Over the last few years, we have heavily consulted local traveller communities and members, as well as stakeholders such as the Greater London Authority (GLA), NHS and such like. We have collated some general comments to highlight how some of our design principles and vision have been informed by and developed through this engagement process.
Below we have summarised comments from community and stakeholder engagement under four themes and the design principles we have developed from those comments (these are illustrative diagrams and do not include all comments received and the resulting design principles, but rather present a summarised overview).
Garden and communal space
Summary of comments regarding the design of gardens and green communal spaces.
"I like to recycle rainwater to water my plants, could that be included?"
"Could we include some private space for plants and hanging laundry?"
"It would be good to have spaces for children of all ages to play on the site, and for adults to relax and grow some food within their pitch."
- Each site will have play facilities for different age groups designed around specific cultural practices and needs. Communal spaces will include picnic and BBQ spaces, and spaces for pets, for example, a doggy park.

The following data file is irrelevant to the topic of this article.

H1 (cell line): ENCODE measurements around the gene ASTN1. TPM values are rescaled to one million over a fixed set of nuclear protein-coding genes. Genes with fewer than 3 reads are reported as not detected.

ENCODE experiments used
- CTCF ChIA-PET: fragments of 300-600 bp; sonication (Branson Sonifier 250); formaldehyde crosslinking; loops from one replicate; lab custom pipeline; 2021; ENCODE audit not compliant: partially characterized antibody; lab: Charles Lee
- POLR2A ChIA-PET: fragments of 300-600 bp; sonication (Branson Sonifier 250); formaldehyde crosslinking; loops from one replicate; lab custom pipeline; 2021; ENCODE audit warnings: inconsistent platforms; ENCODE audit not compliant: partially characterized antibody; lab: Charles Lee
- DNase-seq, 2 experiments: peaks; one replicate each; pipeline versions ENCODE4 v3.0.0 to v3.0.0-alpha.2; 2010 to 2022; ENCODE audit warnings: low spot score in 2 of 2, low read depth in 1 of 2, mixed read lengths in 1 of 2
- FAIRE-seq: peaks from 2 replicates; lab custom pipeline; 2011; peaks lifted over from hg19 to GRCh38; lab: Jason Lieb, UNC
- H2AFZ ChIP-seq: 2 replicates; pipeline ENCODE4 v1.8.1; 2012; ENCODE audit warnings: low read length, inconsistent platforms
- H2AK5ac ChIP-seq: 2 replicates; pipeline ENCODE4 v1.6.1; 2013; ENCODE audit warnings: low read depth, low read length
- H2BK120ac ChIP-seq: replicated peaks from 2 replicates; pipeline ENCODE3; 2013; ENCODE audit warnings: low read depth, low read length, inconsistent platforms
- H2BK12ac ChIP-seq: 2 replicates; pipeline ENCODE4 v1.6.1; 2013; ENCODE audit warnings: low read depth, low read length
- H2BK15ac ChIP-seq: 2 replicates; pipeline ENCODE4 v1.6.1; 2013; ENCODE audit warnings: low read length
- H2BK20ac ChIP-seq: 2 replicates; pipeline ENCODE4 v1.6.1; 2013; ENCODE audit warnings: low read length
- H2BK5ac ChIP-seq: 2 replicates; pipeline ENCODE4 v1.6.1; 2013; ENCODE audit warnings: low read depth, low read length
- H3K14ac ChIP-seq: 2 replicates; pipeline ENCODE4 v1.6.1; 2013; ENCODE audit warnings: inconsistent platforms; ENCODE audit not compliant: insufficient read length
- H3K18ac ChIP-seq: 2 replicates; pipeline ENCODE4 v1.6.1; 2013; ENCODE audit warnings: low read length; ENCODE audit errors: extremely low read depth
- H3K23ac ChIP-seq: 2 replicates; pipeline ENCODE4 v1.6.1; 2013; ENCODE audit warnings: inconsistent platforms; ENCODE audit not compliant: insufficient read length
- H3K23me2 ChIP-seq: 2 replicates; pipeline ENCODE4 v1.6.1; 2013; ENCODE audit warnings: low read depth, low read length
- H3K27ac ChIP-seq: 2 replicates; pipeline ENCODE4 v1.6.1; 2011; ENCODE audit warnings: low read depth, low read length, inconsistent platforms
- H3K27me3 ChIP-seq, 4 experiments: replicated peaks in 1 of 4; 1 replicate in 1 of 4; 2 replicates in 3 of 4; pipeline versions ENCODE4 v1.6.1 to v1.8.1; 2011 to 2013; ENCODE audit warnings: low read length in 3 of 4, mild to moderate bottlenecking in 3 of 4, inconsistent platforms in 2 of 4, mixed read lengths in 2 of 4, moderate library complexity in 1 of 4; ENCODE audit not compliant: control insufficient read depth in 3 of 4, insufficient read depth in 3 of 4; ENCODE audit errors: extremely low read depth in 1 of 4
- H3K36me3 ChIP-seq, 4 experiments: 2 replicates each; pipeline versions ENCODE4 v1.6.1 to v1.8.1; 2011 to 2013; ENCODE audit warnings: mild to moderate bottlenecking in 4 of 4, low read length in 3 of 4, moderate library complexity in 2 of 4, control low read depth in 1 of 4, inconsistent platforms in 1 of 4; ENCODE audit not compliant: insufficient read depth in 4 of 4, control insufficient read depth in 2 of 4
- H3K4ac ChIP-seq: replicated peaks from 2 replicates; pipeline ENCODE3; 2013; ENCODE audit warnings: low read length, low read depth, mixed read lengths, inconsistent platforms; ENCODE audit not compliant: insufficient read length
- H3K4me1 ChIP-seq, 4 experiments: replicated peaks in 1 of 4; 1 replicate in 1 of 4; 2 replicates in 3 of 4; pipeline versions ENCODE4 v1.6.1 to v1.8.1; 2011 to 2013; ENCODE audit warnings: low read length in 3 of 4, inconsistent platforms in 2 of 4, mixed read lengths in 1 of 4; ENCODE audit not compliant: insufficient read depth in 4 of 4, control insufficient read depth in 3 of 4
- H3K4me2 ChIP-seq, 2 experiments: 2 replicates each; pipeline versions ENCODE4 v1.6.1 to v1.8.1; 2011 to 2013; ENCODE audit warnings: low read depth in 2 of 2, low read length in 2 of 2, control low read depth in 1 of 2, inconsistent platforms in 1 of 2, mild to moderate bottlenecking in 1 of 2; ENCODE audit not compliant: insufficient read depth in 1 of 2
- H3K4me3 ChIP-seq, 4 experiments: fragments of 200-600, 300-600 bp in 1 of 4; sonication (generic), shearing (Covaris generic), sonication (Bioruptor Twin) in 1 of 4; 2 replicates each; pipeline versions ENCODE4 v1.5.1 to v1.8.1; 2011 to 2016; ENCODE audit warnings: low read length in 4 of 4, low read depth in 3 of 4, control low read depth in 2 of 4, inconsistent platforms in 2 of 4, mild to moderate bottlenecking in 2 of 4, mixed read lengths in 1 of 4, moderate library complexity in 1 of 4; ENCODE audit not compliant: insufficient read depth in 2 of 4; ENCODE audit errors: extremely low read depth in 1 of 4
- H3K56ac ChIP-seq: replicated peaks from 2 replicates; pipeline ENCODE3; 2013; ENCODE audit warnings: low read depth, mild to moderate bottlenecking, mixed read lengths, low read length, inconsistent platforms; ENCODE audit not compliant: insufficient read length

- Communal spaces will include greenery and wildflowers to maximise SUDs (Sustainable Urban Drainage) and include space for communal allotments and gardening.
- Each pitch will have deep green buffers between the pitches to provide privacy and green amenity, and where pitches accommodate longer term stays, they will access to generous back gardens.
Social wellbeing and community
Summary of comments regarding social wellbeing and community.
"Sites work best with smaller groups of families, large sites create tension."
"I have struggled accessing doctors and health visitors for my family, especially my young children.
"I want my family and children to feel comfortable and safe."
"It's important to have schools nearby and things for children to do."
- No more than 10 pitches (10 families), per site with some allowances for visiting families to park on-site.
- Sites selected are adjacent to or within green areas and well connected to local road network, schools, and amenities.
- Each pitch will have secure fobbed access and its own postcode.
- The site will have a communal building with flexible community uses, for example, learning space, accessible and baby friendly bathrooms, and healthcare uses, for example, space available for community health visitors, GPs, nurses, dentists and vets and a site manager office at the entrance.